For many people, Pride is a reason to cover yourself in glitter, throw on something transparent and start drinking neat vodka at 9am. Which is fine, great even. But for many people, Pride means an awful lot more, and I am one of those people. Now, I am going to share with you what Pride means to me.

My first memory of realising that girls could like girls and boys could like boys was when I was 8 years old. I was walking up Rose Hill with my Dad and we were discussing the future, as you do when you are young. ‘When will I get married?’, ‘When will I have babies?’. You know the conversations, the ones that are hilarious to adults and truly confusing for young girls. Some girls are determined to have 13 children and get married to Mr. Right ASAP, and in other cases, they want to become zoologists and run away to Canada. Most children just don’t know what they want, and neither did I, as I was about to prove to my future self.

“What will I do when I’m older?” I asked my Dad, holding his hand, looking up at him with a scrunched up nose.

“Well, you will probably get a job and have a boyfriend … or girlfriend”, he answered breezily. My Dad is one of those people who to the naked eye looks like a burly scaffolder who drinks Fosters and smokes roll-ups (which he is). but beneath the exterior, he can be the kindest and most supportive person on the planet. This conversation stuck with me throughout my whole life and it is one I will take to the grave, so cheers Dad!

“YUCK!” I detested. “A BOYfriend, Dad, I will have a BOYfriend” and I rolled my eyes and walked a bit faster.

My next memory was of being at my Nan’s house watching music videos on TV. Christina Aguilera’s song, ‘Beautiful’ came on. If you’ve seen it, it features two men kissing. Well, my Nan wasn’t the biggest fan of this video. I won’t embarrass her by repeating exactly what she said, but you may be able to make it up in your head, and the video was turned over. Needless to say, she was disgusted.

At school, being Gay or Bi was considered a ‘phase’ by most. Lots of my friends went through the ‘phase’ and we all had weird, short, meaningless relationships with each other, while trying to figure out whether we actually liked the other person or not. I was unlucky enough to fall for two different people at school, neither of which reciprocated the feeling, but the experience revealed to me that maybe my Dad was on to something.

A few years later and I have been married (yes, married! ) to a woman. We got married in the first year that it was actually legal in the UK. We are now separated. It has always baffled me how gay marriage was illegal at one point, even up until a few years ago. That’s like saying ‘you can’t love this person’. No one has the right to say that! Least of all the government. I just don’t understand it. Although, I get told a lot that I think this way because I have been fortunate enough to live in Brighton since I was born. This may or may not be true. Brightonians on the whole tend to be a lot more open minded about most things, we’re known for it! I now live in Polegate with my beautiful partner who has two children from a previous marriage and I couldn’t be happier.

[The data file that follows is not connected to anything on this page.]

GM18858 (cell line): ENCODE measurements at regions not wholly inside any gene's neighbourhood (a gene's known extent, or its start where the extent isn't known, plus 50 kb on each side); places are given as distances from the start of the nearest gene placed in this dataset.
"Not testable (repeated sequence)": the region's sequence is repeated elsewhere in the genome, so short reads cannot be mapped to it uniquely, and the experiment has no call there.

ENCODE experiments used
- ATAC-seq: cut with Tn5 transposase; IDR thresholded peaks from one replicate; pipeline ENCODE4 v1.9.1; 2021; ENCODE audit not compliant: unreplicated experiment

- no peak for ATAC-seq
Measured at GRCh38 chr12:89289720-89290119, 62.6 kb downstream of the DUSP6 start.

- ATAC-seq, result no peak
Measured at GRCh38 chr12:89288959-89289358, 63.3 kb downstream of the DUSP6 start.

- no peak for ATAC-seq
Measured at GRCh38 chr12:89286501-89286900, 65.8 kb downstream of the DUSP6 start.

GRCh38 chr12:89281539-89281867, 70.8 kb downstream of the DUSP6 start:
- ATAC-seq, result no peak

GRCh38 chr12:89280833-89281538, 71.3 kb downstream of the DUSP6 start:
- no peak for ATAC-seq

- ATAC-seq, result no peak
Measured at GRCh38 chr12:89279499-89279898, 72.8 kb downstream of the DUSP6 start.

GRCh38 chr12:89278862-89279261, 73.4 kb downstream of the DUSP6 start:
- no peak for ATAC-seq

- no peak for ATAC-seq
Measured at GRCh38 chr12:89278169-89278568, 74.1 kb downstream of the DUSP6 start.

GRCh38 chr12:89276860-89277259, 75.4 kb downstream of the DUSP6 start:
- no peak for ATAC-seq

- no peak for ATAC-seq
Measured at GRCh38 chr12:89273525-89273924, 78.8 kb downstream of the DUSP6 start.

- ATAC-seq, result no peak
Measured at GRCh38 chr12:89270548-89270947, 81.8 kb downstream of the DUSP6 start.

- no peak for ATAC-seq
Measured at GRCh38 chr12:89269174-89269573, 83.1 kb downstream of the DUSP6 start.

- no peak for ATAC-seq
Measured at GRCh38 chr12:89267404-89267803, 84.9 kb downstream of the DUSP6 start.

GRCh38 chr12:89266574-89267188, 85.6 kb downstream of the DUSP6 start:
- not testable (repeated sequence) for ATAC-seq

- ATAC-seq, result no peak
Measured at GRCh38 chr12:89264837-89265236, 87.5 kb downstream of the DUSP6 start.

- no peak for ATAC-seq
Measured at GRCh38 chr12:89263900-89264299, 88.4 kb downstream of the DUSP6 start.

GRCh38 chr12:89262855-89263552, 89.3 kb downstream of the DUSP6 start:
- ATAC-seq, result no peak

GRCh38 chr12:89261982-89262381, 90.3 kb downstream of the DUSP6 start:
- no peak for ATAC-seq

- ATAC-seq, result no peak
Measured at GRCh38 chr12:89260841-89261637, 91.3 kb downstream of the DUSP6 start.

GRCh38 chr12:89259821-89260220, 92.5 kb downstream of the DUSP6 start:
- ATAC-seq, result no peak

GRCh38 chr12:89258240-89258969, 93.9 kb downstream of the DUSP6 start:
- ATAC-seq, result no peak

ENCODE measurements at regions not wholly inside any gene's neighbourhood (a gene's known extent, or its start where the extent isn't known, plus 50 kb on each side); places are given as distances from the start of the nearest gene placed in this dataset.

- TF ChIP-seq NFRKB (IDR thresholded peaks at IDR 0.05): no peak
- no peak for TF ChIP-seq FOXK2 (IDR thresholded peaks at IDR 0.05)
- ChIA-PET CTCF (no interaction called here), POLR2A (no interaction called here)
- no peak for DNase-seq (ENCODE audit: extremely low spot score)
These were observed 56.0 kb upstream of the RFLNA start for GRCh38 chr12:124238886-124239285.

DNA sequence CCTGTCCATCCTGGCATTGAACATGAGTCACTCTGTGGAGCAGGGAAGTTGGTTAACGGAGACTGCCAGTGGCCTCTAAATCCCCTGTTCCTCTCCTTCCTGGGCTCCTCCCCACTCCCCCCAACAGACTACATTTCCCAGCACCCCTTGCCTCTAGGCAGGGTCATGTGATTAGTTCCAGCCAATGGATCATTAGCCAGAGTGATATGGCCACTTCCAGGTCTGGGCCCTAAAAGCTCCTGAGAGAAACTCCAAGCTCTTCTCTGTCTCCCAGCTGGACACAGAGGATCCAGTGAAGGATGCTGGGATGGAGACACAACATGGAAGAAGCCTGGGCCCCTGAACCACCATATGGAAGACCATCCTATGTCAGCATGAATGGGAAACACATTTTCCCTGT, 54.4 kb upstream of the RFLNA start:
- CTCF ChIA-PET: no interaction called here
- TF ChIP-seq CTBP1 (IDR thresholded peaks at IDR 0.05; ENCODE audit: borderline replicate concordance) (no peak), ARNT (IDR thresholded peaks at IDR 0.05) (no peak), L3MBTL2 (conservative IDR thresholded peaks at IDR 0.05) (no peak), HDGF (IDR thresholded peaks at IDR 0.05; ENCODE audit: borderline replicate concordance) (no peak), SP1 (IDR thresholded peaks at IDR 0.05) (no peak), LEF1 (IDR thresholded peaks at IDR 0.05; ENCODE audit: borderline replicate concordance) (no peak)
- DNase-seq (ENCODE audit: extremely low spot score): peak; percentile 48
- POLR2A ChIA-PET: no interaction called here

Unfortunately, a lot of people don’t feel the same as me on this subject. Now, I understand that people have different opinions and beliefs. That is an amazing, wonderful thing, as it means that we aren’t all walking around eating the same thing, wearing the same thing and all fancying the same people. That would be boring. But when it comes to individuals causing physical harm and even murdering those who are fortunate enough to have found someone they love, but happen to be the same sex, that’s just not human in my eyes. But this happens, and when I found this out, I was much more disgusted than that day on Rose Hill with my Dad.

So when I go to Pride on the first weekend of August, yes, I drink vodka at 9am, but I also remember that not everyone is as lucky as I am. Throughout the years, there have been a lot of people who have been judged and ridiculed because of their sexuality. I remember that a ridiculous amount of people, even now, maybe even someone reading this, hide who they really are because they are scared. So I go to Pride to show that I am proud. Proud to be who I am, and that I know so many amazing people who are proud of who they are, and even prouder to shout it from the rooftops, dressed in chiffon, covered in glitter on the first weekend of August every year.

Oh, and if you were wondering, my Nan was in the front row at my wedding and asks after my girlfriend on a daily basis. People surprise you. Be proud.



This post was originally published on Carly’s website: – please follow the link to read more from this writer.


About the Author

My name is Carly. I am a born and bred Brighton girl heading towards the ‘big 3-0’. I now live in Polegate with my girlfriend and her two children where I write, create and learn. I write directly from the heart so that my views are heard correctly by my audience. What you read is what I think. Big believer in jam before cream on scones.